However, as the exchange of words has continued, I’ve grown increasingly concerned. But Sunday, after services were over, my priest, knowing I’m a political gadfly and hobbyist of sorts, asked me what that was all about.
All I could do is shrug and say “I wish I knew.”
When the spat reaches to that level of the public, any thinking person has to wonder just what in the heck is going on here.
This is about as bizarre as whatever motivated Patterson, who is well into his eighties and facing considerable questions about his ability to serve as Treasurer, to seek re-election in the first place.
Is Ravenel running against Grady Patterson, or John Rainey? Doesn’t he understand that time and effort spent on debating his fellow Republicans is less to raise funds and get his message out?
This continuing war of words may very well make people wonder if his party really is united behind him, and give Rainey’s criticisms a far wider audience than they normally would have received. This is not what one wants to do when facing a well-known incumbent who traditionally gets a noticeable amount of cross-over support from GOP voters for his re-election campaigns.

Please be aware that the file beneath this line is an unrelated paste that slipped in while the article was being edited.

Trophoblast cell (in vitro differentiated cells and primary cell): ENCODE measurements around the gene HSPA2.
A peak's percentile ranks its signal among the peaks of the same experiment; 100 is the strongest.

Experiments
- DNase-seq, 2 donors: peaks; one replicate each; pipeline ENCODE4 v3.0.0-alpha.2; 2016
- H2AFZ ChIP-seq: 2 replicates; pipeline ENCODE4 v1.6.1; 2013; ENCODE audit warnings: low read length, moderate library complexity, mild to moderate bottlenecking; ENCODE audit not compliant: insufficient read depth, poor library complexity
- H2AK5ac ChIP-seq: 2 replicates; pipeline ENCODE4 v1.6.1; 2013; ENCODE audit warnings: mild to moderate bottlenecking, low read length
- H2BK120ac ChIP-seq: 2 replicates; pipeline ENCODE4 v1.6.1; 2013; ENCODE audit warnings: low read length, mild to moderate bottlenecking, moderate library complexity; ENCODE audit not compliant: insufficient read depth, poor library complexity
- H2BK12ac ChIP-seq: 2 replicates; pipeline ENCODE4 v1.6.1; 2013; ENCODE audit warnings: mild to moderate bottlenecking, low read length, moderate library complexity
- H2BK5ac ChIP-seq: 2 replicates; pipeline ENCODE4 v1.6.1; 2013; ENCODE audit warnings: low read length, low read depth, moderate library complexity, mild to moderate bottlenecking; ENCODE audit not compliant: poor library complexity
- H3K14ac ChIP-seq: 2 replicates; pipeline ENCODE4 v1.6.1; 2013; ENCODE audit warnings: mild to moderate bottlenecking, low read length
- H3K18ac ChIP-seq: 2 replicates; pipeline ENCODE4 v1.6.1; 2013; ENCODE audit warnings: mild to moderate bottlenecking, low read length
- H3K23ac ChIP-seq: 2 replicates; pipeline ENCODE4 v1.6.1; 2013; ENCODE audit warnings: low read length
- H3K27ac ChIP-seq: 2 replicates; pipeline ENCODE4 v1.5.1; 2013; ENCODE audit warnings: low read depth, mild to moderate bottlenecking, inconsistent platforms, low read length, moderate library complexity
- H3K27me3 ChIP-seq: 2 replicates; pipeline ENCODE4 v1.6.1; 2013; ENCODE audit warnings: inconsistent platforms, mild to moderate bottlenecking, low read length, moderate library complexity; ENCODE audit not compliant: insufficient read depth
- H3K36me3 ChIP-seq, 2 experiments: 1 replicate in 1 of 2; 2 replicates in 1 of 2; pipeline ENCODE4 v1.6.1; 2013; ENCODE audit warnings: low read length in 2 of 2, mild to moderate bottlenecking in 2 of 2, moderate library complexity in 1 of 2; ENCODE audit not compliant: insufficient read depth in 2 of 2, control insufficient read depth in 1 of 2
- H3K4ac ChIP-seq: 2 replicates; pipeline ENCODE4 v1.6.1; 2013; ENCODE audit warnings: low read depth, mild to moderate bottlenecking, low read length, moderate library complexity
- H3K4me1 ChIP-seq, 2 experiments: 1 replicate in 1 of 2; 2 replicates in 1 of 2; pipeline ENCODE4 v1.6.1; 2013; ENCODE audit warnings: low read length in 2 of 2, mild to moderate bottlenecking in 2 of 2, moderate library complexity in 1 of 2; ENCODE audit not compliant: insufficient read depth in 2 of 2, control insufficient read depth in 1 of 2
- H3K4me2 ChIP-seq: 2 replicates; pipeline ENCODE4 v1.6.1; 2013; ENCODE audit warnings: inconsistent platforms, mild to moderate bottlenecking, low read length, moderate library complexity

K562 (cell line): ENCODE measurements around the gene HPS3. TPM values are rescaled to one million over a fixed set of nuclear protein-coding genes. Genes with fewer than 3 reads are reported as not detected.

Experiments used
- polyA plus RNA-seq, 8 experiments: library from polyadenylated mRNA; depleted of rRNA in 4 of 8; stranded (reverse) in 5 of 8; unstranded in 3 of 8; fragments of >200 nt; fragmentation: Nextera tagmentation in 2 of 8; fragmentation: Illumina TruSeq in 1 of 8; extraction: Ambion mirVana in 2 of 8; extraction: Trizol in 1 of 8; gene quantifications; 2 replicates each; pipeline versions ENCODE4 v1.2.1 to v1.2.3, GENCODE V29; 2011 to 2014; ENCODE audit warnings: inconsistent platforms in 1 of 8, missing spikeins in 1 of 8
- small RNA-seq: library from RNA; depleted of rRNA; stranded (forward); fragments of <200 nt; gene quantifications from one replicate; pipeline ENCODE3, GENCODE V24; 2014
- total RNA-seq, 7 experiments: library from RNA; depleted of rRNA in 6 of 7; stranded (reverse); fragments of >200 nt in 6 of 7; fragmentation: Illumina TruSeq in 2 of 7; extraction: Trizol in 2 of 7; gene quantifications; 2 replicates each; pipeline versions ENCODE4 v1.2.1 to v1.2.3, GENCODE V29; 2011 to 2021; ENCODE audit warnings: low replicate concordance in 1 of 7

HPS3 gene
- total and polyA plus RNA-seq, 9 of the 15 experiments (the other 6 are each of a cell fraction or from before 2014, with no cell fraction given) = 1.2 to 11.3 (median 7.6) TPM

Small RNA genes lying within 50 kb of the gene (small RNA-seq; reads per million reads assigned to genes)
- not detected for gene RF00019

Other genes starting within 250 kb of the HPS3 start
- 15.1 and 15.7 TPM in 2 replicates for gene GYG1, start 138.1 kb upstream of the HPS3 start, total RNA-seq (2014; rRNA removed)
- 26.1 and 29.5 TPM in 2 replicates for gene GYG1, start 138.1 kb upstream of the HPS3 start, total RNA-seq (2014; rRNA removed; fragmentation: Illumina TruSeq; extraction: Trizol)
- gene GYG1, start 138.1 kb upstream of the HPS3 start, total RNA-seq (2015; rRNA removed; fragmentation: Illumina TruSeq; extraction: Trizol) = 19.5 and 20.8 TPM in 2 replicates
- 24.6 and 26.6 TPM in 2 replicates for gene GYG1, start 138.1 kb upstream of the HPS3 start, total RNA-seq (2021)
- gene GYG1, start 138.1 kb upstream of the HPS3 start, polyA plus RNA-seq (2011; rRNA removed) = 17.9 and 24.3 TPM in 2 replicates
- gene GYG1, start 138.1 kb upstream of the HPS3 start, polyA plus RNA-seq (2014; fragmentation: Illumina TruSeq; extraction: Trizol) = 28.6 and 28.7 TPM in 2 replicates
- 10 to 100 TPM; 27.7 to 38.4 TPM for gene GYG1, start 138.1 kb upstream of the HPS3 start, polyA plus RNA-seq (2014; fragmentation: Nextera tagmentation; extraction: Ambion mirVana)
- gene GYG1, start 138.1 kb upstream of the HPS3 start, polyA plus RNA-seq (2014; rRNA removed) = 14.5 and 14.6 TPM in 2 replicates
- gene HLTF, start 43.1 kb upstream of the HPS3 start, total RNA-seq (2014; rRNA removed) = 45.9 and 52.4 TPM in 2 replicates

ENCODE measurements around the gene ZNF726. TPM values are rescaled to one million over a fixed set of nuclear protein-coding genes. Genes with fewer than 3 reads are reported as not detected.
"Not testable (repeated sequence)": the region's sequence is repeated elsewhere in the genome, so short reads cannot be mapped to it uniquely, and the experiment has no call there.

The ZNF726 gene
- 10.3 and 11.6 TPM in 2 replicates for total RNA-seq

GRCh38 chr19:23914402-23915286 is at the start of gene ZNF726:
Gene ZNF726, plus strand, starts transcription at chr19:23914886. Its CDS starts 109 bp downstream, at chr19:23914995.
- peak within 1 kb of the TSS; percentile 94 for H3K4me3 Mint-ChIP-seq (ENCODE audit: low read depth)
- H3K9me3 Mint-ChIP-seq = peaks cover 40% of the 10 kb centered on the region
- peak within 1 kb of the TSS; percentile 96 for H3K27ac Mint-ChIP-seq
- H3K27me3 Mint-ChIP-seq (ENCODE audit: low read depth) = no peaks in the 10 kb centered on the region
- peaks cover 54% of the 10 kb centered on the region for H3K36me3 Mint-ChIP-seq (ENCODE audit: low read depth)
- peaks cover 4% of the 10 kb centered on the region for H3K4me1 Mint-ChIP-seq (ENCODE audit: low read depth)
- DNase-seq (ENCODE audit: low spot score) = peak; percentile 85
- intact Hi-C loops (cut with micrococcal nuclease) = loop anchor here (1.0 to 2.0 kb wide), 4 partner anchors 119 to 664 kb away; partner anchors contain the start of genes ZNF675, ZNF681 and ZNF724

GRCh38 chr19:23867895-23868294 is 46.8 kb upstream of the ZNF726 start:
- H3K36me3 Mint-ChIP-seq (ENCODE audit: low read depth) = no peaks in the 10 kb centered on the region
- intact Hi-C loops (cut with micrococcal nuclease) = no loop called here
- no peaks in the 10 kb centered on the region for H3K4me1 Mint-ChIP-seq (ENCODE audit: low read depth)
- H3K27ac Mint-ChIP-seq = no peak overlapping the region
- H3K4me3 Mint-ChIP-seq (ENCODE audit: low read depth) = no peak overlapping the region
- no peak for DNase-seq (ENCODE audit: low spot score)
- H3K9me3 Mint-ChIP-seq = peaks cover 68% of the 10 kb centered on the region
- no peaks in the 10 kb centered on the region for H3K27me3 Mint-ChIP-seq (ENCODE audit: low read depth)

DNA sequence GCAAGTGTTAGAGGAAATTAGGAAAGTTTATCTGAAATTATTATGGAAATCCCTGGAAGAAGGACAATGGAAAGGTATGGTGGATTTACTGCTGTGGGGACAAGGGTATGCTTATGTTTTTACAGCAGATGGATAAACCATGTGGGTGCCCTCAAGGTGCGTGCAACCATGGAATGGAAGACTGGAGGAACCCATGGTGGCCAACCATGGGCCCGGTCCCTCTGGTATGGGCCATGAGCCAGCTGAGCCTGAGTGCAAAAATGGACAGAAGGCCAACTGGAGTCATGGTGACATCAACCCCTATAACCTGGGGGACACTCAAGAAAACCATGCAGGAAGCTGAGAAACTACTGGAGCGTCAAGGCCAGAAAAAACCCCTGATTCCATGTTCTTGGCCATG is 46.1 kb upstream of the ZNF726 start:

Grady Patterson is a real South Carolina hero. His record of service to his country, in World War II, and to his state as Treasurer, is beyond reproach. Patterson’s legacy of service, like many of his generation, leaves a strong legacy and challenge to those who follow. However, in his later years, he has earned the right to retire. His last point was proven in 1998, when he took back his job. His re-election may well result in the sacrifice of what little time he has left to rest on his laurels and enjoy a well-deserved retirement.
Of course, this presumes that he shows up for work, and that he's not on deep freeze in some morgue so as to assure his loyal supporters ... uh, staff members ... continued job security.
To win, Thomas Ravenel has to show he has the character and leadership abilities to match those of Patterson’s. He can ill afford to come across as petty, immature, and confrontational, especially against an incumbent whose campaigns have stressed Patterson’s record of commitment to public service, and his personal character.
Many in Patterson’s generation learned to aim their weapons towards the enemy and use them with powerful effect. This seems to be a lesson Ravenel has yet to learn.